While constructing a home in Turkey, looters realized they’d been building atop an ancient chamber. Instead of alerting local authorities, they began to dig themselves—and only after the heritage criminals were apprehended did archaeologists arrive to save the day (and the artifacts within).
Now, a stone panel uncovered during their emergency excavation sheds new light on the melting pot of cultures that coexisted during the early days of the expansion of Mesopotamia’s Neo-Assyrian Empire nearly 3,000 years ago.
An article published this week in Antiquity reveals more about the panel, which likely dates to between the ninth and eighth centuries B.C.E. The symbols inscribed there represent a variety of cultures—the inscriptions are written in Aramaic, while its carvings reflect a Neo-Assyrian style with a local Syro-Anatolian flair.
The panel shows a procession of eight Aramean gods. Among them are storm god Hadad, who is depicted with a trident-esque lightning fork and looms larger than the rest. The goddess Atargatis, known as the mother figure and frequently depicted as the companion of Hadad; the moon god Sîn, who wears a crown of a crescent and full moon; and the sun god Šamaš, sporting a winged sun on his head, are also present.
Scholars believe the work was left unfinished, since only the gods’ upper bodies or heads in profile are shown.
The panel shows “ … a local cohabitation and symbiosis of the Assyrians and Arameans in a region and period under firm Assyrian imperial control,” the authors write. They call the panel “ … a striking example of regional values in the exercise of imperial power”—a relationship that could have involved a give and take between Assyrians who wanted to impress their new subjects and Arameans eager to please their new overlords.
The site was likely uncovered when the home in the southeastern Turkish village Başbük was being built, reports National Geographic’s Tom Metcalfe. Instead of notifying authorities, looters cut a hole into the ground floor of the two-story home. On the other end of that makeshift entryway lay an ancient chamber hewn out of the limestone bedrock that led by staircase to another lower room.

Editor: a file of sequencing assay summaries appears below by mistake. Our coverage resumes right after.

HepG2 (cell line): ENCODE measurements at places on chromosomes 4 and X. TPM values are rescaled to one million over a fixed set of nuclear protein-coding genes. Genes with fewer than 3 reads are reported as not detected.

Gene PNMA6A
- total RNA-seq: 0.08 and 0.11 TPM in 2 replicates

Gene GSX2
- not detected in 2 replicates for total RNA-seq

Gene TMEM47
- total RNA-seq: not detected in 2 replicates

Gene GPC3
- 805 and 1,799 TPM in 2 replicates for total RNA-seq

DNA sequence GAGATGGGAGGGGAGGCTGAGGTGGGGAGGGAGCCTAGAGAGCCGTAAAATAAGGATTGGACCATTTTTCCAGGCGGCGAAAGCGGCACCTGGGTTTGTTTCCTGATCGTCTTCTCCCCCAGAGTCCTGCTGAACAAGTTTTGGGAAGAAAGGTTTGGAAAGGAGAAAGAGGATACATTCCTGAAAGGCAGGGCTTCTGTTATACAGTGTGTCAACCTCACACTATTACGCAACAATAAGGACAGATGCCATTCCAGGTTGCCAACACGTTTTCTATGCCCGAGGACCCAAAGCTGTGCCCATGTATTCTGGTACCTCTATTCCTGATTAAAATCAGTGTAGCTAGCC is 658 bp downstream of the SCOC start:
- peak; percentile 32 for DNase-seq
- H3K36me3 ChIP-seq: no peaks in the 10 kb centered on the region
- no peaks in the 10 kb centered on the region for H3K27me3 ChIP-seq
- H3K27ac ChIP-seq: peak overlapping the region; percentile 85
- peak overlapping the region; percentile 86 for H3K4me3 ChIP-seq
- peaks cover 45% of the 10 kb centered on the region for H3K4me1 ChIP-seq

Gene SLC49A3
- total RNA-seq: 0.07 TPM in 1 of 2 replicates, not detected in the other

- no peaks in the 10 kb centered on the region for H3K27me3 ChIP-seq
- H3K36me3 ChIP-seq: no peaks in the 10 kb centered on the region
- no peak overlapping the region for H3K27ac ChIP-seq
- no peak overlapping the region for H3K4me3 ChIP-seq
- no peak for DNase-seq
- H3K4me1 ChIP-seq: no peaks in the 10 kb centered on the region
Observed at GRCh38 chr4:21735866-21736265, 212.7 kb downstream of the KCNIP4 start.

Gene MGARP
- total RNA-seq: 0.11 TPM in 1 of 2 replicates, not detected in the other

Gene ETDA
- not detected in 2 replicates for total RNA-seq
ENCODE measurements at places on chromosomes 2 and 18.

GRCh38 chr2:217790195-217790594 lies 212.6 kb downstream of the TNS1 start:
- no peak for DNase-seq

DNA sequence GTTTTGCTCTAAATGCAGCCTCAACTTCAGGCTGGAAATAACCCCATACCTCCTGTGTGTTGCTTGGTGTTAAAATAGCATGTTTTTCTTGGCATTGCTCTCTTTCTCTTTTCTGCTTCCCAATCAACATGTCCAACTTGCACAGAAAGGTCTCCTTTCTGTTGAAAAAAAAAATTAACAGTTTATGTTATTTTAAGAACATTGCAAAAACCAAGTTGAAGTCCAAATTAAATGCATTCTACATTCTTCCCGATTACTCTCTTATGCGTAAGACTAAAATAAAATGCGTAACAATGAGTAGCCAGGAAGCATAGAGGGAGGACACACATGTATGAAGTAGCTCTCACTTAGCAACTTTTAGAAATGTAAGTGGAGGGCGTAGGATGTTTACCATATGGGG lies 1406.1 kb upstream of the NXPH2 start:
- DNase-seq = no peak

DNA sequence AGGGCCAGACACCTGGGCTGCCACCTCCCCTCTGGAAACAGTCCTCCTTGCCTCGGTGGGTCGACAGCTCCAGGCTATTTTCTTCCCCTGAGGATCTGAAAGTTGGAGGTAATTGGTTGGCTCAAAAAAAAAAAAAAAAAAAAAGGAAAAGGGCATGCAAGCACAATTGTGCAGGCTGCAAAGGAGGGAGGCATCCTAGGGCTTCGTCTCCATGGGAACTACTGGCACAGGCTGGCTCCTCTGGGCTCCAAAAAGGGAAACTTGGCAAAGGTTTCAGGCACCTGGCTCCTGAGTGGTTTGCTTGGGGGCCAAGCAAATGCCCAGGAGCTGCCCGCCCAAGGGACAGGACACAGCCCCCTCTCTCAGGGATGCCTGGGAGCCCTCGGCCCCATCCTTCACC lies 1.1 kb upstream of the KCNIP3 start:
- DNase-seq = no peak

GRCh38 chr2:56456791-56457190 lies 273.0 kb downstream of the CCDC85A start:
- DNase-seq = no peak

Excavations went on for two months in 2018 before archaeologists were forced to stop due to the “instability of the site,” according to the study.
The rock art is from an active time in Assyrian history. Between 900 and 600 B.C.E., the Neo-Assyrian empire expanded its territory within southeastern Anatolia. The region was once largely ruled by city-state dynasties whose residents spoke Aramean and Luwian. But gradually, Neo-Assyrian King Ashurnasirpal II took control of notable Aramean settlements.
This meshing of cultures is evident in not just the language of the inscriptions but the way in which the gods are portrayed. The panel’s dating captures the Assyrian takeover of power “in its early phases,” study author Selim Ferruh Adali, a history professor at the Social Sciences University of Ankara, tells Live Science’s Emily Staniforth.
“Although some features of the gods are distinctly Assyrian—such as their rigid poses, and the particular style of their hair and beards—many details of the carvings show strong influences from the local Aramaic culture,” Metcalfe writes for National Geographic.
Archaeologists also found an inscription that might offer insight into the work’s purpose. Aramaic writing on the panel appears to include the name of Mukīn-abūa, an Assyrian official in charge of the province of Tušhan around 811 to 783 B.C.E. It may mean that the complex was created as a way to engender favor with local residents, says Adali to CNN’s Ashley Strickland.
“The panel was made by local artists serving Assyrian authorities who adapted Neo-Assyrian art in a provincial context,” Adali says. “It was used to carry out rituals overseen by provincial authorities. It may have been abandoned due to a change in provincial authorities and practices or due to an arising political-military conflict.”
Though it’s unclear what caused artisans to abandon the panel, the art they began is effective, even thousands of years later. Even now, its depictions hold an emotional power over those who cast their eyes on them.
“I felt as if I was in a ritual,” says lead author Mehmet Önal, archaeologist at Harran University, to National Geographic. “When I was confronted by the very expressive eyes and majestic, serious face of the storm god Hadad, I felt a slight tremor in my body.”